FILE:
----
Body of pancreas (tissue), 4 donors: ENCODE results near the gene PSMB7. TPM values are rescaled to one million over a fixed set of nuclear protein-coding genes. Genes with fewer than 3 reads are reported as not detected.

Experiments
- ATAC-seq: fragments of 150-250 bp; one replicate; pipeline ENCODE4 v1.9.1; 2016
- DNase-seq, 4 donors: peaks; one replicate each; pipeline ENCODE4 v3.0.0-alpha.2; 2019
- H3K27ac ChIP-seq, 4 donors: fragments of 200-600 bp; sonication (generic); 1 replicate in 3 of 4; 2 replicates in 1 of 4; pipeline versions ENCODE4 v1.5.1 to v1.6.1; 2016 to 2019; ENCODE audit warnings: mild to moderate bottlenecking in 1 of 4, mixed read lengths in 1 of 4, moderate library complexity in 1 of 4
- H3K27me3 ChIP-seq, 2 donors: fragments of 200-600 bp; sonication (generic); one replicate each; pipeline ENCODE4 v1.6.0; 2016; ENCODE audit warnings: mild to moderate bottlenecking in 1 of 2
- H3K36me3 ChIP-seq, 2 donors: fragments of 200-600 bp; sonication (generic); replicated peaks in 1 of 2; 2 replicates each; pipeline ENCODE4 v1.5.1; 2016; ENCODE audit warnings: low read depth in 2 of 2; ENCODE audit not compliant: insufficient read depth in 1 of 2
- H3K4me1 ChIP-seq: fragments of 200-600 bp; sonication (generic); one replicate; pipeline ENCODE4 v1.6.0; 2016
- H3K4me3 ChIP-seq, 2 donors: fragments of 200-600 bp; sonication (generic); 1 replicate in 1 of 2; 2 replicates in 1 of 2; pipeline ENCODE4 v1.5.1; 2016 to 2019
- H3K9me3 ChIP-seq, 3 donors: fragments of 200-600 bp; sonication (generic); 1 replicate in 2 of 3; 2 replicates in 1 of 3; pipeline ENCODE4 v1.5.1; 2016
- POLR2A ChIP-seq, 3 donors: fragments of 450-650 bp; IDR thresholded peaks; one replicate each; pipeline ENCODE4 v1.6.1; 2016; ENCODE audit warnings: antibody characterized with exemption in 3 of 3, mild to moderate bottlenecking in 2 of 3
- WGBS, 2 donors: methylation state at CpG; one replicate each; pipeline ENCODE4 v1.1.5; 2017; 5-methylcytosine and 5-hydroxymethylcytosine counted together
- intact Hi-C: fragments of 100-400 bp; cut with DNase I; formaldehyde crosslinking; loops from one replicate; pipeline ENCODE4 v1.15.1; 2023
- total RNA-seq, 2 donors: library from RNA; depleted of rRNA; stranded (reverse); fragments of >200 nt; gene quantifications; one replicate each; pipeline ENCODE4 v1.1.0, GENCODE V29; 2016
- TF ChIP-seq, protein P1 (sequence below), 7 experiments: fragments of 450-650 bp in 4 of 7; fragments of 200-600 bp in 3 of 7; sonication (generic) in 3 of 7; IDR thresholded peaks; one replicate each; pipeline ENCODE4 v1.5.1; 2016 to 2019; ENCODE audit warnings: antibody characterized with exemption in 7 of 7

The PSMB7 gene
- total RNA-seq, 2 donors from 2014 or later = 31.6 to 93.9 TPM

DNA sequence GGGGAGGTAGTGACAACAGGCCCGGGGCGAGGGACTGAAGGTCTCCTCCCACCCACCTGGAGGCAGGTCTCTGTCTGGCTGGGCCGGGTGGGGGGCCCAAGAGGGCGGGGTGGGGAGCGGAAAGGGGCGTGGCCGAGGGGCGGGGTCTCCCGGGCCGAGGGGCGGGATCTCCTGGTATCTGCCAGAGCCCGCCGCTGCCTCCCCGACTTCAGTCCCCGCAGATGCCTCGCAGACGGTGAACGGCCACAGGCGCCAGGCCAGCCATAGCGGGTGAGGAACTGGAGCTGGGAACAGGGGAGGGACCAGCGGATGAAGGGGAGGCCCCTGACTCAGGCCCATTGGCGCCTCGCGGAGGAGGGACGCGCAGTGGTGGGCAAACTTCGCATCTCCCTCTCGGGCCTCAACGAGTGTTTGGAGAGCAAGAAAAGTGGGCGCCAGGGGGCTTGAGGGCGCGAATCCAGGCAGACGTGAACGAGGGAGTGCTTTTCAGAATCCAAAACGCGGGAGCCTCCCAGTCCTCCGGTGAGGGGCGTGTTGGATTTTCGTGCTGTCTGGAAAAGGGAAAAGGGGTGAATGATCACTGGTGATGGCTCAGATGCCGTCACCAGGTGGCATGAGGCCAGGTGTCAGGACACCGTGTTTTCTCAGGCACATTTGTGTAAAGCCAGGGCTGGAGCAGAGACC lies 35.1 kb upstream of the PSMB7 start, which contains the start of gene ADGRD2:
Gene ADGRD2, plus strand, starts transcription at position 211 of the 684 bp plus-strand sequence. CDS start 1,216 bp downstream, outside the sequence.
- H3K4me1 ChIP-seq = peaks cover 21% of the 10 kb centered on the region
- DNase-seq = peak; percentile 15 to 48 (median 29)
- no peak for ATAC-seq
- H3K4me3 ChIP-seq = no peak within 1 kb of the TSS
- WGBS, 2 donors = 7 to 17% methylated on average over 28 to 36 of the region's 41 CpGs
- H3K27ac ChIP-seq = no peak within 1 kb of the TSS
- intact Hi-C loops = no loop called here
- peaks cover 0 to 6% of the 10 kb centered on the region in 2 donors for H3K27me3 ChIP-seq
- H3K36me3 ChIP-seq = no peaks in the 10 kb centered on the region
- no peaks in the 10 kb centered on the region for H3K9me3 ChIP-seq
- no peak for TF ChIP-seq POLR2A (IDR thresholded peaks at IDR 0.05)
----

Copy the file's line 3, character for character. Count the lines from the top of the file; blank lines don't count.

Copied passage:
- ATAC-seq: fragments of 150-250 bp; one replicate; pipeline ENCODE4 v1.9.1; 2016